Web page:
Beekeepers in New York City no longer have to worry about being slapped with a $2,000 fine, after the Department of Health amended the health code on March 16 to make apiary activities legal.
“The Health Department looked into urban beekeeping and found that responsible urban beekeeping does not pose a public health issue,” the agency said in a statement.
In the past, bees had been categorized as prohibited “wild animals,” which included everything from owls, crocodiles, anacondas … to “all venomous insects, including but not limited to, bee, hornet and wasp.”
All bees raised by people were banned as dangerous because of their ability to sting people. The Health Department was permitted to impose fines ranging from $200 to $2,000 on violators and on many occasions, beekeepers have been forced to pay the maximum.
But Queens’ resident expert on bees said legalization was the right move.
“The beekeepers that I know read, research, observe and respect nature and the environment,” said Amy Boncardo, executive director of the Queens County Farm Museum in Floral Park. “I think that beekeeping is peaceful.”
The city-operated farm has housed hives for 24 years. After extraction, the honey produced is sold there or in the Union Square Greenmarket. “This [bee keeping] is a hobby and it requires devotion,” Boncardo said.
However, some Queens residents are worried about the possibility of more bees in their neighborhoods. “I am not too happy about bees being all over because it’s easy for you to get stung while jogging or just walking your dog,” said Leah Guzman, a resident of Roosevelt Avenue in Corona. “It’s kind of scary when you think about it.”
The Voelker Orth Museum, a house museum, bird sanctuary and Victorian garden in Flushing, operates one of the few legal beehive exhibits that is geared to educate the public.
“There are different types of bees and sometimes people are scared of honey bees, which are actually mellow and friendly,” said Debbie Silverfine the museum’s director.
“We probably have a little more than 30,000 bees here and they are always around in our garden,” she said.
As an educational institution, the museum was exempt from the previous ban on beekeeping.
According to the Department of Health, the new code will allow residents to keep hives of the apis mellifera, or honey bee, which usually do not sting.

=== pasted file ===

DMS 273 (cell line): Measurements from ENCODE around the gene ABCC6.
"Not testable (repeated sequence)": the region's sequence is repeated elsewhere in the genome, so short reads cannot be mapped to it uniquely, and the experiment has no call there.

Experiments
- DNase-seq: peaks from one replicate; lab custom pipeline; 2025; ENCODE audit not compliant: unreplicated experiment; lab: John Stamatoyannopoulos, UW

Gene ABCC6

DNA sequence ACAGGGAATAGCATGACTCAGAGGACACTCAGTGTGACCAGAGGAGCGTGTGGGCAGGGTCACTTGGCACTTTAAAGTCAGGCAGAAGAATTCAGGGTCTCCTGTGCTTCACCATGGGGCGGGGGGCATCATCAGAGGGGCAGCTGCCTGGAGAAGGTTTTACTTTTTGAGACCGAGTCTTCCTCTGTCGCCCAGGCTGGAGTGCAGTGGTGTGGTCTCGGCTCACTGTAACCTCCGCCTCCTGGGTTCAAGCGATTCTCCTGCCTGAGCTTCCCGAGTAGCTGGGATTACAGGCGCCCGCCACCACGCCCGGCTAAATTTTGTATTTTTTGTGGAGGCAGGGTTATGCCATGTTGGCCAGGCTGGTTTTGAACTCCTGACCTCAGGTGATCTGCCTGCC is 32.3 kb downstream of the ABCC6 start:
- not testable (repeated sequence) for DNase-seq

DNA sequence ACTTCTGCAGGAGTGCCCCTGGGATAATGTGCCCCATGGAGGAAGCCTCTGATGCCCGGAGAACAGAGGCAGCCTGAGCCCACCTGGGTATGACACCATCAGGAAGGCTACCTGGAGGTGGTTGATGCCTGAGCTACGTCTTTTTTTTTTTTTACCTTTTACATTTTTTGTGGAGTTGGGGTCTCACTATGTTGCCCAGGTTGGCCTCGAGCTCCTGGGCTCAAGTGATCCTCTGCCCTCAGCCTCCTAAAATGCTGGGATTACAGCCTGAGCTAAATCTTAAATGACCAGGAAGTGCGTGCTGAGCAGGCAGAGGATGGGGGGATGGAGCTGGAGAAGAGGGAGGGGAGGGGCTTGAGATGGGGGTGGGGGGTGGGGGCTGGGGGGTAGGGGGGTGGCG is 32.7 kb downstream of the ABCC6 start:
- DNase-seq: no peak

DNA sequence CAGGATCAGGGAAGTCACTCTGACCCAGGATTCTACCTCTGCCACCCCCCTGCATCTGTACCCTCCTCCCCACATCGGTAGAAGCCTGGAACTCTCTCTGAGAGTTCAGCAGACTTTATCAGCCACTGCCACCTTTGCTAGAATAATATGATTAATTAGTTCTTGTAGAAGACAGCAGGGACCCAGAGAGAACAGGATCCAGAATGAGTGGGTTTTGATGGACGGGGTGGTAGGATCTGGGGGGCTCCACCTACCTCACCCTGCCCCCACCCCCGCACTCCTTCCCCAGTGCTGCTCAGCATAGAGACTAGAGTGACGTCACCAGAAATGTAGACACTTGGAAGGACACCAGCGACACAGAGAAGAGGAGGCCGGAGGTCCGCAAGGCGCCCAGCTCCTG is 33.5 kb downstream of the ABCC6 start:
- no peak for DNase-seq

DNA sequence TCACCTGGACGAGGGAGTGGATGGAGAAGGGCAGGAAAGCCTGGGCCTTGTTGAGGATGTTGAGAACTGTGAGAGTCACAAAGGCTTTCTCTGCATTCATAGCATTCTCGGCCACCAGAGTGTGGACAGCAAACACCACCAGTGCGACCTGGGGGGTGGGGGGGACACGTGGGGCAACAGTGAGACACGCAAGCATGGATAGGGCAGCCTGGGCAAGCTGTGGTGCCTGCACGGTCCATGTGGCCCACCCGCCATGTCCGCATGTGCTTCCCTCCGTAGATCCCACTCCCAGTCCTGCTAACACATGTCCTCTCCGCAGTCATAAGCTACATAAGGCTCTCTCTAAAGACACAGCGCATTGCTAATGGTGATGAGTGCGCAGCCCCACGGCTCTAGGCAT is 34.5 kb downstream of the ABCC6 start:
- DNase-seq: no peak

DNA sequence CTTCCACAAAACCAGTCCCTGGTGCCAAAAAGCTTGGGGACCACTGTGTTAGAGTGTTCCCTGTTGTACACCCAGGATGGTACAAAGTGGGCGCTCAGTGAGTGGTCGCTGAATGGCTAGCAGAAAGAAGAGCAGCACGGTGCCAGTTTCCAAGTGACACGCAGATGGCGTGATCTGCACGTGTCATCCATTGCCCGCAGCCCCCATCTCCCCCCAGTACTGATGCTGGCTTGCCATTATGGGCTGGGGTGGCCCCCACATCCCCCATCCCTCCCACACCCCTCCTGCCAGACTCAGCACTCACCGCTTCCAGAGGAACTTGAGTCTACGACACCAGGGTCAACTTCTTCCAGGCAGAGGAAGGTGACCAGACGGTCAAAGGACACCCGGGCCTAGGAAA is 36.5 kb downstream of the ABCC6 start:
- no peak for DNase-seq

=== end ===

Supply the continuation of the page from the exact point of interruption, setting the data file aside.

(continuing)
In fact, Silverfine said, “we need to have the hives around because they are important for pollination. We do not want to end up like China, where they now have to hand-pollinate their fruit trees.”
Parks such as Flushing Meadows, Astoria and Cunningham are large enough to support pollinators. The Queens Botantical Garden in Flushing has been raising bees for years.
“These parks are some of the few that can bring more bees and this is what we need,” said Jim Fischer, Gotham City Honey Co-op bee instructor. “Since the economy is tough, residents might want to grow their own food in backyards, and bees act as pollinators, which would make this possible.”
Silverfine, however, warned that inexperienced people can endanger the bees and the hives.
“If you don’t know what you are doing this can be a problem because we take care of our own hives,” she said. “Having a trained beekeeper assures that the bees do not become a nuisance.”
Throughout the five boroughs, classes are offered in beekeeping. Gotham City Co-op, located in Manhattan, offers free training in an effort to promote responsible handling of the insects and to encourage “a spirit of cooperation with beekeepers,” Fischer said. “The equipment for bee keeping is very expensive, so we have a shared facility.”
Mike Barrett from Astoria is a member of the New York City Beekeeping Meetup Group, which is designed to connect beekeepers and provide hands-on training in nearby bee yards, “I am a beginner and the classes are more than just informative, it creates a community of beekeepers who will help each other keep all the hives in the city healthy,” Barrett said.
He plans on getting his bees in May. “I expect the bees to increase fruit yields for roughly a one-mile radius around the hive,” Barrett said. “Some of my neighbors plant tomatoes, and I hope to get them more tomatoes per square foot this year.”
Other organizations like the Voelker Orth Museum have special educational programs for children and adults.
The Board of Health’s action to legalize the keeping of honeybee hives will be effective 30 days after being printed later this week in the City Record.
“I am so happy there is no longer a ban because bees are an important part of our lives. They should be cherished and preserved” Silverfine said.